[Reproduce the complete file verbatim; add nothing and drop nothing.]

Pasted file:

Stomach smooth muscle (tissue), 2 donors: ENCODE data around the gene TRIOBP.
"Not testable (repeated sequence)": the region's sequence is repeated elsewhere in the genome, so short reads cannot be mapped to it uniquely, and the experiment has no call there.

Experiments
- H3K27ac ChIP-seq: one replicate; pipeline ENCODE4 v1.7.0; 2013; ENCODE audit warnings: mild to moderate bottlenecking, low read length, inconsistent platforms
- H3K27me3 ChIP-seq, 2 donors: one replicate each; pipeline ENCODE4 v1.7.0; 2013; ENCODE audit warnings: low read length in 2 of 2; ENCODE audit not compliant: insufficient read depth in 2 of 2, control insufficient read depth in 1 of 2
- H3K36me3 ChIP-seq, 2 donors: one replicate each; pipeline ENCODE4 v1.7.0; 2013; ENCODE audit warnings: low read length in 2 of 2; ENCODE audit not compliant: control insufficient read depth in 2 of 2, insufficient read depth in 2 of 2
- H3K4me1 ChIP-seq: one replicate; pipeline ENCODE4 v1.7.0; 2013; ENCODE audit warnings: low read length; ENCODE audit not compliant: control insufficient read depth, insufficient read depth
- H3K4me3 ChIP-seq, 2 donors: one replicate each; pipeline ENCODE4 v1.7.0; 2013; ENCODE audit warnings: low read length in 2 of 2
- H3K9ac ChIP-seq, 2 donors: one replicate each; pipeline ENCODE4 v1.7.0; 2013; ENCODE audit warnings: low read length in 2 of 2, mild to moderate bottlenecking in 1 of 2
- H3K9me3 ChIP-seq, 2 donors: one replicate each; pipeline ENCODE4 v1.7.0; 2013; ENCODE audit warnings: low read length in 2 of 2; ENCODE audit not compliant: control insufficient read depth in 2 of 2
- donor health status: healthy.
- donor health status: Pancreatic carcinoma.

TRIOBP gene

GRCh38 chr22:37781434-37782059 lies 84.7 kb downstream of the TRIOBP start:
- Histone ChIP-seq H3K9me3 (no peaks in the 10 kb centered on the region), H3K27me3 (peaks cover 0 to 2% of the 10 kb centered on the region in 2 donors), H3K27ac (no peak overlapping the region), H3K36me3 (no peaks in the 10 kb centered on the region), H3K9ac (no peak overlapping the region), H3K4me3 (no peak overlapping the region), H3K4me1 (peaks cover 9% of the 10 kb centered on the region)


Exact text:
Stomach smooth muscle (tissue), 2 donors: ENCODE data around the gene TRIOBP.
"Not testable (repeated sequence)": the region's sequence is repeated elsewhere in the genome, so short reads cannot be mapped to it uniquely, and the experiment has no call there.

Experiments
- H3K27ac ChIP-seq: one replicate; pipeline ENCODE4 v1.7.0; 2013; ENCODE audit warnings: mild to moderate bottlenecking, low read length, inconsistent platforms
- H3K27me3 ChIP-seq, 2 donors: one replicate each; pipeline ENCODE4 v1.7.0; 2013; ENCODE audit warnings: low read length in 2 of 2; ENCODE audit not compliant: insufficient read depth in 2 of 2, control insufficient read depth in 1 of 2
- H3K36me3 ChIP-seq, 2 donors: one replicate each; pipeline ENCODE4 v1.7.0; 2013; ENCODE audit warnings: low read length in 2 of 2; ENCODE audit not compliant: control insufficient read depth in 2 of 2, insufficient read depth in 2 of 2
- H3K4me1 ChIP-seq: one replicate; pipeline ENCODE4 v1.7.0; 2013; ENCODE audit warnings: low read length; ENCODE audit not compliant: control insufficient read depth, insufficient read depth
- H3K4me3 ChIP-seq, 2 donors: one replicate each; pipeline ENCODE4 v1.7.0; 2013; ENCODE audit warnings: low read length in 2 of 2
- H3K9ac ChIP-seq, 2 donors: one replicate each; pipeline ENCODE4 v1.7.0; 2013; ENCODE audit warnings: low read length in 2 of 2, mild to moderate bottlenecking in 1 of 2
- H3K9me3 ChIP-seq, 2 donors: one replicate each; pipeline ENCODE4 v1.7.0; 2013; ENCODE audit warnings: low read length in 2 of 2; ENCODE audit not compliant: control insufficient read depth in 2 of 2
- donor health status: healthy.
- donor health status: Pancreatic carcinoma.

TRIOBP gene

GRCh38 chr22:37781434-37782059 lies 84.7 kb downstream of the TRIOBP start:
- Histone ChIP-seq H3K9me3 (no peaks in the 10 kb centered on the region), H3K27me3 (peaks cover 0 to 2% of the 10 kb centered on the region in 2 donors), H3K27ac (no peak overlapping the region), H3K36me3 (no peaks in the 10 kb centered on the region), H3K9ac (no peak overlapping the region), H3K4me3 (no peak overlapping the region), H3K4me1 (peaks cover 9% of the 10 kb centered on the region)